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I was going through Chuong B Do' notes on The Multivariate Gaussian Distribution. The multivariate Gaussian distribution according to it, is given as follows:

$p(x; \mu, \Sigma) = \frac{1}{(2\pi)^{n/2}|\Sigma|^{1/2}} \exp(-\frac{1}{2}(x − \mu)^{T}\Sigma^{−1}(x − \mu))$

While attempting to come up to this conclusion myself I got stuck at,

$P(x_1,x_2) = P(x_1)P(x_2) = \frac{1}{2\pi\sigma^{2}}\exp(-\frac{1}{2\sigma^{2}}((x_1 - \mu_{X_1})^{2} + (x_2 - \mu_{X_2})^{2}))$

How can I relate the two equation or rather generalize the second one to reach to first?

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    $\begingroup$ What principles are you using to "come up to" this result, given this is a definition and not a conclusion? There are many principles that could be used and it's interesting to read about them: see stats.stackexchange.com/questions/4364 and focus on the answers that refer to multivariate distributions. $\endgroup$
    – whuber
    Jan 17, 2020 at 14:28

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There are errors in your second expression in particular terms involving $\sigma$.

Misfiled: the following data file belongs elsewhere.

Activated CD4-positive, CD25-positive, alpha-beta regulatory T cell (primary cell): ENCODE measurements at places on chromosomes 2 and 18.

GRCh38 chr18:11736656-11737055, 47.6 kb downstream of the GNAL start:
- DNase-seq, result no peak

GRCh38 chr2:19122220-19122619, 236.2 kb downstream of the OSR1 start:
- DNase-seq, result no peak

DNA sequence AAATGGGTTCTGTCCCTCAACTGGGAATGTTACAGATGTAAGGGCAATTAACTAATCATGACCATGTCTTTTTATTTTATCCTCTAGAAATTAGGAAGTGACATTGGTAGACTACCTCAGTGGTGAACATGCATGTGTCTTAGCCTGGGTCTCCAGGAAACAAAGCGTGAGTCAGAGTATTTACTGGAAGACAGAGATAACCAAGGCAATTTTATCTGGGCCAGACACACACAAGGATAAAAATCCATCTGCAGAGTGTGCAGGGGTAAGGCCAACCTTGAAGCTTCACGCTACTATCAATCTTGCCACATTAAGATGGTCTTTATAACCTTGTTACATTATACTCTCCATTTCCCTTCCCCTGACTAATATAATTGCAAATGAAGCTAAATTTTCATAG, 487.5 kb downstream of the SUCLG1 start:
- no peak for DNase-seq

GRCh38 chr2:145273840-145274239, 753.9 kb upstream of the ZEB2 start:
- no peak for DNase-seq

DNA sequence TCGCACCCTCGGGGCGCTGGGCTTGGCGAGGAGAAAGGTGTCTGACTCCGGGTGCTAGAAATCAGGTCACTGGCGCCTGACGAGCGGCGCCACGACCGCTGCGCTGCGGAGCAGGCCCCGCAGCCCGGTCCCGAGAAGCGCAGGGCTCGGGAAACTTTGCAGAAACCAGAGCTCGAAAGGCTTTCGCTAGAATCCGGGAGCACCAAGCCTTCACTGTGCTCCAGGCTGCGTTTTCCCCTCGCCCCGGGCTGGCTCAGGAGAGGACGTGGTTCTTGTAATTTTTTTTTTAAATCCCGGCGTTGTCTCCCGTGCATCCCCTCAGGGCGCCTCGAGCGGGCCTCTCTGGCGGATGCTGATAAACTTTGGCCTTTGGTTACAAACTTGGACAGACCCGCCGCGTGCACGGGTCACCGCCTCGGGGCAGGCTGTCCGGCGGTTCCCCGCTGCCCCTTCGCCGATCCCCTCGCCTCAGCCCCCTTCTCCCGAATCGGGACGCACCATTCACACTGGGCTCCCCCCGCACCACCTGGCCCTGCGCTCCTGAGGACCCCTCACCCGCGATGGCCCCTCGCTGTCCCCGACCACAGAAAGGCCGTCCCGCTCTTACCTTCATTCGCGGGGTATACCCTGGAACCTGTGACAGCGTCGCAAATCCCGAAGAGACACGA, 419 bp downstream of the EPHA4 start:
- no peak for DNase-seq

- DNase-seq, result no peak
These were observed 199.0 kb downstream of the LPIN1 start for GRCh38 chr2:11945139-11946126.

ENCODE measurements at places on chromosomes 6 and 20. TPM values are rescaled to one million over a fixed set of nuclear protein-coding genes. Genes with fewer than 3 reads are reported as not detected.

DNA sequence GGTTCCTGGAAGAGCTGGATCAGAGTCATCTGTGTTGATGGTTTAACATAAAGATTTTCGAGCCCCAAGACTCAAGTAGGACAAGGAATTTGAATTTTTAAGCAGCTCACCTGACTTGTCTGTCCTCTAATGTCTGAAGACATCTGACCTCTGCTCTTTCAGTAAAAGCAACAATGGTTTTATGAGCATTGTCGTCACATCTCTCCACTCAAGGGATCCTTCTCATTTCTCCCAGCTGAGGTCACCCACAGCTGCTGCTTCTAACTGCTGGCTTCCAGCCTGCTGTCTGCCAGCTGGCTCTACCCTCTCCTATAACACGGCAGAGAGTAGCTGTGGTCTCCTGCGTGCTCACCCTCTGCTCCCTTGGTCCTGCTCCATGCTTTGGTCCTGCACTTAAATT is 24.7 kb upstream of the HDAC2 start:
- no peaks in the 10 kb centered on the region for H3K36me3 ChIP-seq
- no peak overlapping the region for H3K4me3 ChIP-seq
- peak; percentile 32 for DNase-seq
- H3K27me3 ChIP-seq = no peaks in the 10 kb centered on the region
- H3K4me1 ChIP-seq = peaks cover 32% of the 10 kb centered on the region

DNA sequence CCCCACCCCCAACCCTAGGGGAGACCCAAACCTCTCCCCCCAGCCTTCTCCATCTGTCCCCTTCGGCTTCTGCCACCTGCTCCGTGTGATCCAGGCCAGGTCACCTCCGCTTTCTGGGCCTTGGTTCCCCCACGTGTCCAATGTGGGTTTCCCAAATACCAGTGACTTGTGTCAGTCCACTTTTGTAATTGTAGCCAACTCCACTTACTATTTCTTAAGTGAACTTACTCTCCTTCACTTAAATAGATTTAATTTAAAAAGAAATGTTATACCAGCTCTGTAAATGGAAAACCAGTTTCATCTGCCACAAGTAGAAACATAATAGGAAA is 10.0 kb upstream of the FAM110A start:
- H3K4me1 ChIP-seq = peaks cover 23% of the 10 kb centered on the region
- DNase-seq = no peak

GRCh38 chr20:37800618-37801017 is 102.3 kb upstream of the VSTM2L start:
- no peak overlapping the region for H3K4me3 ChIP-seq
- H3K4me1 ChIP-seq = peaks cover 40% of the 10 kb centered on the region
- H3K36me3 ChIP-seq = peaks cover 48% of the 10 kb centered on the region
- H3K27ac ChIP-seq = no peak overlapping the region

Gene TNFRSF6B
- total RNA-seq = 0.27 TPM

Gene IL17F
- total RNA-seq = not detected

Assuming $X_1, X_2$ are independent normal with variance $\sigma^2$.

Here $\Sigma = \begin{bmatrix} \sigma^2 & 0 \\ 0 & \sigma^2\ \end{bmatrix}=\sigma^2I_2$, then $|\Sigma|=\sigma^4$ and $|\Sigma|^\frac12=\sigma^2$

\begin{align} P(x_1, x_2) &= \prod_{i=1}^2 P(x_i) \\ &=\prod_{i=1}^2 \frac1{\sqrt{2\pi}\sigma} \exp\left(-\frac1{2\sigma^2} (x_i-\mu_i)^2\right) \\ &= \frac1{2\pi\sigma^2} \exp\left(-\frac12\sum_{i=1}^2\frac1{\sigma^2} (x_i-\mu_i)^2\right) \\ &= \frac1{2\pi\sigma^2} \exp\left(-\frac12\left(\frac1{\sigma^2} (x_1-\mu_1)^2+\frac1{\sigma^2} (x_2-\mu_2)^2\right)\right) \\ &= \frac1{2\pi\sigma^2} \exp\left(-\frac12\begin{bmatrix} x_1-\mu_1, & x_2-\mu_2\end{bmatrix}\begin{bmatrix} \frac1{\sigma^2} & 0 \\ 0& \frac1{\sigma^2}\end{bmatrix}\begin{bmatrix} x_1-\mu_1 \\ x_2-\mu_2\end{bmatrix}\right) \\ &= \frac1{(2\pi)^{2/2}\sigma^2}\exp \left(-\frac12(x-\mu)^T\Sigma^{-1} (x-\mu) \right) \end{align}

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  • $\begingroup$ Thanks a lot for the response. My question is how were you able to map from univariate to multivariate? As in, how was the $ \Sigma^{-1} $ get introduced in that particular location between $(x - \mu)^{T}$ and $(x - \mu)$ ? $\endgroup$
    – user256228
    Jan 17, 2020 at 14:19
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    $\begingroup$ I added a few more lines of details. Typically we have to be familiar with the expansion of $x^TAx$. Notice that there is no mixed terms in the form of $(x_1-\mu_1) (x_2-\mu_2)$, hence the off diagonal parts are $0$ and the diagonal entries are given by the coefficeint of the square terms. $\endgroup$ Jan 17, 2020 at 14:52

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